She has the picture on display in her office, along with artwork by her children, paintings she made back when she was a painter, and a wall full of colorful knots of cord. Five assistants work in the next room, a spacious studio, where delicate nets—models for other projects—drape from the ceiling.

Over the years, Echelman has gone from employing local fishermen to knot nets to designing monumental projects that require cutting-edge technology—computer modeling, newer and stronger synthetic fibers, light projection responsive to the wind, and more.

In Phoenix in 2009, she worked with a roller-coaster manufacturer to bend the metal armature for her piece Her Secret is Patience. Softer netting that drifts on the breezes fastens to that armature.

In 2015, that’s old school. The Greenway piece replaces the metal with lightweight ropes made of fiber 15 times stronger than steel. What was once an immovable factor in Echelman’s work is now soft and mobile.

Still, much of the netting is hand-knotted, using age-old techniques.

“You think of this as highly engineered, at the limits of material science,” Echelman says. “Yet the method—splicing and knotting rope—has been around for millennia. There’s something so humbling about it, and everyone understands it.”

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Top: Echelman working on her 2001 sculpture Floor Target in Coimbatore, India. Bottom: Echelman’s first permanent, monumental sculpture She Changes, installed in Porto, Portugal, in 2005, which has become a local icon where people continue to gather. Photo: Enrique Diaz.

Each project provides a new challenge. The technology for the Greenway effort is similar to Echelman’s Skies Painted with Unnumbered Sparks, last year’s temporary installation in Vancouver for the TED conference’s 30th anniversary. But weather introduces new issues in Boston. The piece is higher, and will meet stronger winds, which will play Echelman’s sculpture like a pianist plays a piano.

The artist has been working with software company Autodesk, which underwrote the partnership as a strategic initiative, to help envision all the variables. Designers built on Maya, Autodesk’s popular three-dimensional animation software, to calculate the weave of a net and the color, thickness and elasticity of its cord.

“It takes into account the net as it is made, and then what challenges it when it’s subject to gravity loads,” says Rick Rundell, senior director, technology and innovation strategist at Autodesk. “Then, what happens when the wind blows.”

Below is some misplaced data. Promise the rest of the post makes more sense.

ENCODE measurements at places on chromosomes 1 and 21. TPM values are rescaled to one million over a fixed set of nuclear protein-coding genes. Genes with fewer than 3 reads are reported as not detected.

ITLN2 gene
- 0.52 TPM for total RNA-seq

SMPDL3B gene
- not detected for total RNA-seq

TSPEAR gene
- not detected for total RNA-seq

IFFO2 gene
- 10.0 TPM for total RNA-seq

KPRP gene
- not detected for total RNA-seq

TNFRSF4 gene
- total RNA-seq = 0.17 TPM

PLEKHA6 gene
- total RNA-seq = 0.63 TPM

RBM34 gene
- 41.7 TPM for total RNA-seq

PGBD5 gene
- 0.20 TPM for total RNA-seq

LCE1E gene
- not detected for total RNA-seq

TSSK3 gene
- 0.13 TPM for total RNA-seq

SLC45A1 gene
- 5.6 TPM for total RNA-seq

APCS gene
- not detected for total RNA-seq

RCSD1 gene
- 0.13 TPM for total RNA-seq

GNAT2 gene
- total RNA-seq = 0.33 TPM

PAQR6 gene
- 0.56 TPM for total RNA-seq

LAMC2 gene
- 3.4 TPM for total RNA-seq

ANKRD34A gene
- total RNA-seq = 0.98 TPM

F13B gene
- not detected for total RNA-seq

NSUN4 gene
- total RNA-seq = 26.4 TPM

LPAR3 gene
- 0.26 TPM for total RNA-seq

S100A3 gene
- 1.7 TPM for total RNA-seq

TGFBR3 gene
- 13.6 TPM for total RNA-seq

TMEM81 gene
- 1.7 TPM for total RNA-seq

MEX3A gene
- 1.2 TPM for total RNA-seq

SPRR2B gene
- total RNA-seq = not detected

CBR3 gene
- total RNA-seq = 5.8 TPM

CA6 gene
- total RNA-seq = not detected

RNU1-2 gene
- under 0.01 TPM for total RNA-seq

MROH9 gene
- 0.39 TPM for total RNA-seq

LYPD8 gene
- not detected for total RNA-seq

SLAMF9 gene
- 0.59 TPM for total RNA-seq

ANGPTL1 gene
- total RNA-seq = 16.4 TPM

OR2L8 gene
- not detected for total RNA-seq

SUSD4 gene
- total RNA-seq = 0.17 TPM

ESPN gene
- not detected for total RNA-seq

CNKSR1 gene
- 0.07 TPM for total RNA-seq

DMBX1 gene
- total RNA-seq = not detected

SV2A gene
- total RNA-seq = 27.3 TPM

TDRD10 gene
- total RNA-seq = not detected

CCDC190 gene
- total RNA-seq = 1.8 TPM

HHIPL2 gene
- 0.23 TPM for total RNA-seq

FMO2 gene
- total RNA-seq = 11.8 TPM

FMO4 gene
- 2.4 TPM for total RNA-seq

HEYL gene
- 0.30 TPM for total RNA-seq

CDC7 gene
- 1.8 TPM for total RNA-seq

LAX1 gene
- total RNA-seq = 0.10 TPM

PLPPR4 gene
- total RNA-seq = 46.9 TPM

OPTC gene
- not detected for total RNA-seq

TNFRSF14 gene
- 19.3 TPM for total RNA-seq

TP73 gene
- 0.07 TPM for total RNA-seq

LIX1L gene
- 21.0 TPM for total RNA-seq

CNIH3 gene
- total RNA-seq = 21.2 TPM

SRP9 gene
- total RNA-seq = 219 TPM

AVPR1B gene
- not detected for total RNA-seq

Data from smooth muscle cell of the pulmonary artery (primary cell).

“This is probably one of the most technically complex projects the Greenway has taken on, or maybe since the Big Dig, in this area,” says Cowan. “It’s not plop art.”

Indeed, Echelman’s project is perhaps the largest public art project the city has undertaken. A team of engineers, contractors, designers and project managers has enabled the Greenway Conservancy to be nimble.

“We’ve been able to communicate quickly,” says Cowan, who cites enthusiastic support from neighbors and from Mayor Martin J. Walsh’s office. It doesn’t take a village to raise one of Echelman’s artworks—it takes a city.

With a lot of preparation, installation will transpire fairly quickly before the formal opening on May 11. The streets will be closed for one night while the project is hoisted. Six days are allotted for tinkering.

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Skies Painted with Unnumbered Sparks included an interactive lighting program in which visitors were able to choreograph the lighting in real time using physical gestures on their mobile devices. Photo: Ema Peter. All images courtesy of Studio Echelman.

“It’s been hard. Every project is,” says Echelman. “Figuring out what is the right artwork for the site, what does the site call forth. Every time I’m able to build a piece, I always think it’s a miracle.”

The artist has many new projects in the works, including Pulse, a grounded, ethereal work opening later this year in a park adjoining Philadelphia’s city hall: Illuminated curtains of mist will trace the path of subway trains passing below. Other efforts are afoot along Sunset Strip in West Hollywood, in Greensboro, NC, and at the Smithsonian American Art Museum.

But this first hometown project holds a special meaning for Echelman. Although she was commissioned in 2014, she has been thinking about a possible Greenway installation for years. Now it has come to fruition.

She and her family were watching a Patriots game on television this past season, and during a break, a skycam soared over Boston. Next fall, the blimp soaring over the city will capture the voluptuous movement and colors of Echelman’s work billowing over the Greenway.

Cate McQuaid is a critic for the Boston Globe.